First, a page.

Buff-tailed bumblebee (c) Gatehouse Studio
Although each garden on its own may be small, together they form a patchwork linking urban green spaces with nature reserves and the wider countryside.
Our gardens represent a vast living landscape, and with an estimated 16 million gardens in the UK, the way they are managed can make a big difference to wildlife. Hedgehogs, sparrows, song thrushes and stag beetles are all declining species in the UK, but if we manage our gardens sympathetically for wildlife, these creatures and many more will feel the benefits. Gardens are increasingly important spaces for wildlife as habitats in the wider countryside shrink and fragment, and climate change takes its toll.
Everyone can garden for wildlife
Whether your garden is large or small, you can make a real difference to your local wildlife with a few simple measures. Wild About Gardens, a collaboration between the Royal Horticultural Society and The Wildlife Trusts, is a fantastic source of information. They've also produced a searchable database, Gardening with Wildlife in Mind, which is a great way of finding out which which wildlife-friendly plants you can put in your garden.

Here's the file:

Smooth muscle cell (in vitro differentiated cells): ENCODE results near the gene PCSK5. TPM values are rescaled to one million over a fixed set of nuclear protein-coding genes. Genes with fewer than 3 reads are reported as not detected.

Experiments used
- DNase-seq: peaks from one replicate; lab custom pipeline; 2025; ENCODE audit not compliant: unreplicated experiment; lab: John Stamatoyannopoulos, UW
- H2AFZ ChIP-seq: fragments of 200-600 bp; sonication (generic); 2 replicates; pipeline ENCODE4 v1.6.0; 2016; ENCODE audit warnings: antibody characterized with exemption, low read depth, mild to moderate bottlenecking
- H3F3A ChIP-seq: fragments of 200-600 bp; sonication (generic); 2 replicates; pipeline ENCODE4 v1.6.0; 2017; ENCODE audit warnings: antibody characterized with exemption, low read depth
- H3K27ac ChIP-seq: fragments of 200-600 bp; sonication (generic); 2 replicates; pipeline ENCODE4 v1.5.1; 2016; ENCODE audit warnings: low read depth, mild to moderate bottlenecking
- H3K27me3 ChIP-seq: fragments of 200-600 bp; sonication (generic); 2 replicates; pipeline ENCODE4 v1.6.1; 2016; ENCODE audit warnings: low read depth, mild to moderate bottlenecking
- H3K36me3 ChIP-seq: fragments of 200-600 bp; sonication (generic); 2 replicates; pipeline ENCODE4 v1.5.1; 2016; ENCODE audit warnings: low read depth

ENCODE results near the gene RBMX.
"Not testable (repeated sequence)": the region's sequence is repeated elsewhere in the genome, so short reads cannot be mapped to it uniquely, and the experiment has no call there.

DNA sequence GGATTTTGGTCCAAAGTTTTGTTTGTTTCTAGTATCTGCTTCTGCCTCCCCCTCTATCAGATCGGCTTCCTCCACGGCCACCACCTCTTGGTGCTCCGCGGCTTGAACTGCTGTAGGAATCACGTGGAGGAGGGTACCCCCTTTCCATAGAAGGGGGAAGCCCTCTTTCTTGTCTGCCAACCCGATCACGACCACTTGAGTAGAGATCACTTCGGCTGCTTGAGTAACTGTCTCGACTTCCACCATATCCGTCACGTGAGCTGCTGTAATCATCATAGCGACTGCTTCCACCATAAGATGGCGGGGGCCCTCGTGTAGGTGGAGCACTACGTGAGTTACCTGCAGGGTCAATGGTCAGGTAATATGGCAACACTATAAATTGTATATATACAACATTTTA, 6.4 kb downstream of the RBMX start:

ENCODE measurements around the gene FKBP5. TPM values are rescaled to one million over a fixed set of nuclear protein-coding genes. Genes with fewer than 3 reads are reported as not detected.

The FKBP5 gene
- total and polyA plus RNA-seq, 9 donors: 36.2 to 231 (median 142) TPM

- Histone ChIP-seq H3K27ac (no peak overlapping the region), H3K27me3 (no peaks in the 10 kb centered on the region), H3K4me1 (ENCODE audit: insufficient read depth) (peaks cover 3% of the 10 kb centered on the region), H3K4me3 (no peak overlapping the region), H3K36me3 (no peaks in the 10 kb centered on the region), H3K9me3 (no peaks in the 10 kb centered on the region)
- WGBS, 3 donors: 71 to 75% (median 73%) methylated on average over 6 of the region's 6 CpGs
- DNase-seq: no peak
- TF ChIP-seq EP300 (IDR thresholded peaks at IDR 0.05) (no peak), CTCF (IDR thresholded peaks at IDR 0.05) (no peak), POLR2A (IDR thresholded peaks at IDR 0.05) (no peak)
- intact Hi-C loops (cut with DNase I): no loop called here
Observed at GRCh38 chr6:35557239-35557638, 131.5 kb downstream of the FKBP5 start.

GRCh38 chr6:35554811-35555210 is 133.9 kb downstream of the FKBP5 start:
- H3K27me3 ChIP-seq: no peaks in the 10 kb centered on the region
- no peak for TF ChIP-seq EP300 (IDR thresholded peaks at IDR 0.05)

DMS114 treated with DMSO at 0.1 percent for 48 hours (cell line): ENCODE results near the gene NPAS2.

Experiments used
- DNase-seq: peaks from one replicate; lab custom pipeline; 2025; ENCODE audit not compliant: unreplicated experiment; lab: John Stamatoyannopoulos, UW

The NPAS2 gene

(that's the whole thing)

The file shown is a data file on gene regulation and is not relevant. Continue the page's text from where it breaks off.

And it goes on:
Wildlife gardening in the city
Wildlife gardening is incredibly important in the city environment because it joins up green space between nature reserves and the wider countryside, providing a 'wildlife corridor' for pollinators and endangered species, such as hedgehogs. Clik here for more information on doing your bit for wildlife in the city.
Feeding your garden birds
Feeding your garden birds is important all year round, but even more so during harsh winters. Vine House Farm offers a wide range of bird food and every sale supports local Wildlife Trusts.
Don't have a garden?
You can still get involved by managing allotments sensitively or by helping out with a community garden. Or why not join our own wildlife-friendly community food growing project Feed Bristol?
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